When I hear of stories of kindness being done to others, I’m inspired to do the same. I think most of us are like that. We need each other’s inspiration as we travel life’s highways, trying to figure it all out.
So please share your experiences with us. We need them. They help make us better people.
What acts of kindness have you performed?
What kindnesses by others have blessed your life?
Please share your thoughts.
Photo by eflon
About Ken Wert
Ken Wert is a teacher and personal development blogger at Meant to be Happy where he inspires readers to live with purpose, act with character, think with clarity and grow with courage. Sign up for his free eBook, A Walk Through Happiness and newsletter! Connect with him on Twitter.
In honor of my daughter’s 15th birthday, I would like to repost an essay she wrote last year about kindness. Keri is one of the kindest people I know, and I am so grateful she is my daughter.
“Kindness is like a spark from a match that creates a forest fire. The forest is a forest of anger, selfishness, and cruelty. Kindness can burn through all of those things.” -Keri Cuthriell
Kindness by Keri Cuthriell
One thing people today overlook far too much is the simple yet effective act of kindness. In this cold new world overtaken by selfishness and greed is a desperate need for those little acts of care. Just a helping hand or a quick show of compassion can turn another person’s day completely around.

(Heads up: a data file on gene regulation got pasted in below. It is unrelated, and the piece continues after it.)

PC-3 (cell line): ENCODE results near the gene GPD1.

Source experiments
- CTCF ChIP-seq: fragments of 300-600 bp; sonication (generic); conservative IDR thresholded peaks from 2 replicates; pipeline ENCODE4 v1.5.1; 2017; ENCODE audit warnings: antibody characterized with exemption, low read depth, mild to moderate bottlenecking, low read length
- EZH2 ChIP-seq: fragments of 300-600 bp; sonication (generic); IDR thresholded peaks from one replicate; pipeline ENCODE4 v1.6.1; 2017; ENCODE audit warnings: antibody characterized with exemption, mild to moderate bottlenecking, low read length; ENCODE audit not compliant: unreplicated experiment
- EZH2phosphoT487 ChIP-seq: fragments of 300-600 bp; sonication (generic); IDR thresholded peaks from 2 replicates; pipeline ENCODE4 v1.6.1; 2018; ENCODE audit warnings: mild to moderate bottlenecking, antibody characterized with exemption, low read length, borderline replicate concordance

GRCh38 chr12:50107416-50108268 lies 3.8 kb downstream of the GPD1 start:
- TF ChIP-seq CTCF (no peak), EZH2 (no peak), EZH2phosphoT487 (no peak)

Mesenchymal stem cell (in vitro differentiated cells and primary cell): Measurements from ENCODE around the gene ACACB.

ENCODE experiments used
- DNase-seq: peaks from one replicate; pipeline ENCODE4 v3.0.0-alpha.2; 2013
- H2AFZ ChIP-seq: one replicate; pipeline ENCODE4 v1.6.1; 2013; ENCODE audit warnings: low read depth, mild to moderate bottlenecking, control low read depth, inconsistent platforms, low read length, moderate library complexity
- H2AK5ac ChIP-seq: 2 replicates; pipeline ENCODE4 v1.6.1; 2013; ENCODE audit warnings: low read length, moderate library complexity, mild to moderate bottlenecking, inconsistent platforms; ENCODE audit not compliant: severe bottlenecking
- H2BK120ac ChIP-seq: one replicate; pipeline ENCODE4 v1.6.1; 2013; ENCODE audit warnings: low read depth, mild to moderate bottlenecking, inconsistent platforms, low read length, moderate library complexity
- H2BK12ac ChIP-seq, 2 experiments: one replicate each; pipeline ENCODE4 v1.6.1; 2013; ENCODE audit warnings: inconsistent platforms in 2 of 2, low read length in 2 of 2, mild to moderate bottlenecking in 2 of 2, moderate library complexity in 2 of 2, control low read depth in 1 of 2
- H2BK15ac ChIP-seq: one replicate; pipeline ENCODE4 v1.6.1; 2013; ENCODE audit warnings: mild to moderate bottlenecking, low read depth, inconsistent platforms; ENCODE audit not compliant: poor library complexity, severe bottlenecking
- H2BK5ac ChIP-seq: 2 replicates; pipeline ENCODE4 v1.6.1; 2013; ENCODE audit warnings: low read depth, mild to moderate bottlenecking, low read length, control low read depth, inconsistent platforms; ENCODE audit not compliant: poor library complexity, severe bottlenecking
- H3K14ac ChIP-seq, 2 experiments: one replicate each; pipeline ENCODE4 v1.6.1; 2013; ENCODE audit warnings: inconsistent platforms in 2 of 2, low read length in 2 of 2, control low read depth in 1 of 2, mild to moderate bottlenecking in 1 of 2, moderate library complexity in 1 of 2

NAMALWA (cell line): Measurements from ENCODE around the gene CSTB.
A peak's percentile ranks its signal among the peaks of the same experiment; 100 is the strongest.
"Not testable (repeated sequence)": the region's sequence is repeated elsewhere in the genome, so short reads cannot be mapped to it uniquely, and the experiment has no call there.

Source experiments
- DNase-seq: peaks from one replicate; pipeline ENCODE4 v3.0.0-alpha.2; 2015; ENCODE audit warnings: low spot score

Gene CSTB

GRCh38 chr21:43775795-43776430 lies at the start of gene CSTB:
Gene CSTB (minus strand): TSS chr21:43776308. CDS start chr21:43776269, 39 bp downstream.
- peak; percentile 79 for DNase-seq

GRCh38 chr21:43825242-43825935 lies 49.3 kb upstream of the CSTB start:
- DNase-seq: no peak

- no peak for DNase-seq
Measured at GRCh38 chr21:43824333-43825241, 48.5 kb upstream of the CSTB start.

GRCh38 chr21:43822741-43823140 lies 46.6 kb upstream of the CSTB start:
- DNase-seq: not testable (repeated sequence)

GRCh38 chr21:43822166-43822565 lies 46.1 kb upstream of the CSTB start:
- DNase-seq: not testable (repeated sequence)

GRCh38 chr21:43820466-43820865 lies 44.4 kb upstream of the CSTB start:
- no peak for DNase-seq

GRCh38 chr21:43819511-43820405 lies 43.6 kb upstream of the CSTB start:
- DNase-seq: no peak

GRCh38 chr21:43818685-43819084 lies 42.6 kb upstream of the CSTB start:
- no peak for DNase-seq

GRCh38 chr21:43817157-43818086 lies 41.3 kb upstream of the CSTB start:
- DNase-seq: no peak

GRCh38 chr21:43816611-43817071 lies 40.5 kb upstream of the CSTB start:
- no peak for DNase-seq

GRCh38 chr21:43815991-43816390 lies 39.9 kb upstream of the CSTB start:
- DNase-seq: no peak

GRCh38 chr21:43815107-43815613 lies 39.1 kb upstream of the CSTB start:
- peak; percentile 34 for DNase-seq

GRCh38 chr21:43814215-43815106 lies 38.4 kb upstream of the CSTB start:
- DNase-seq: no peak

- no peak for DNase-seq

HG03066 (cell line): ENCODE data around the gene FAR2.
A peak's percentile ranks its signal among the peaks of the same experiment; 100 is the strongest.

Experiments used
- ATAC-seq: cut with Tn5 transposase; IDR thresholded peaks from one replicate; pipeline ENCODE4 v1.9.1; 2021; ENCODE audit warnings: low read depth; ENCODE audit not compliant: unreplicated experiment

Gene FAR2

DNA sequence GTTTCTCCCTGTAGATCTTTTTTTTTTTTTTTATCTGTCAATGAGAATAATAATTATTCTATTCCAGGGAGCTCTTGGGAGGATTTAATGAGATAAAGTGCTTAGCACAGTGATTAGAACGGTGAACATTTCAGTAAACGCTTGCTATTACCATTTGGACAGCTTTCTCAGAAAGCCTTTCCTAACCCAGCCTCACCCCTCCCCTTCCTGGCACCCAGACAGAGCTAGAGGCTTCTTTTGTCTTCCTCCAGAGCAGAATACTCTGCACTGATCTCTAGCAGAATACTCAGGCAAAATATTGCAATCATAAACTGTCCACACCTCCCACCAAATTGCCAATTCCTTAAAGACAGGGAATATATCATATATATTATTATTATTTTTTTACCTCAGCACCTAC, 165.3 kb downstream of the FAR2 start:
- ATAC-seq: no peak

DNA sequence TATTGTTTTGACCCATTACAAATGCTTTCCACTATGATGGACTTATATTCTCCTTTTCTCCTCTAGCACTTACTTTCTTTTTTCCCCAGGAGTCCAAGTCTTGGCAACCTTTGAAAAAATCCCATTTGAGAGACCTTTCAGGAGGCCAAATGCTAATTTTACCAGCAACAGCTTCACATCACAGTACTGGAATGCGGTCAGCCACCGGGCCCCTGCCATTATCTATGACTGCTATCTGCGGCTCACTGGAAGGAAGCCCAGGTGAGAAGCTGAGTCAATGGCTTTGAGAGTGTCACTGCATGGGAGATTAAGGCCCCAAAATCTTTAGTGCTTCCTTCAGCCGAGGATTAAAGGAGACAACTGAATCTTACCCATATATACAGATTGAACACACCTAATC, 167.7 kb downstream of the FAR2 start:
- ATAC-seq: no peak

Sometimes even a friendly smile can save a life. People often forget others and become very engrossed in their own problems. This leads to a negative downward spiral and a chain reaction of selfishness. A generation of selfish people is the last thing we need today. Imagine if everybody was willing to be kind and compassionate to each other. If it was not forced, but a habit. This would change the world.
Everyone has experienced difficult times at one time or another when things were not going well and needed an act of kindness to brighten up their day. If it wasn’t for that one person, that one act of kindness, they might not have the life they have today. Remember how effective just the smallest act of kindness can be. Know that you can do this for others. In the long run, you may not be just helping one person but multiple people. Kindness is like the spark from a match that creates a forest fire. The forest is a forest of anger, selfishness, and cruelty. Kindness can burn through all of those things.
It’s very important for people to remember that anger is powerful. So is selfishness along with cruelty. However, kindness overpowers all. You may think your kindness makes a difference for other people only, but it doesn’t. What comes around goes around, and your act will be returned. Your most important reward is knowing how much you just helped someone in need. You feel satisfaction knowing that you might have saved someone’s day, week, or even life. What you have really been given is the most precious gift you can receive, the gift of kindness. Everyone is capable of being kind. Everyone can help. The real question is, why don’t we? This should not be a question. Kindness should come automatically. It should be common rather than a rarity. We can make this happen and do something kind today.
“No matter how small, an act of kindness never goes unnoticed.”
Keri, I love who you are. You make the world a better place. Happy Birthday!
Inspirational, Psychology, Relationshipsacts of kindness, Compassion, Kindness, small acts of kindness, the snowball, the snowball effect, treating people with kindness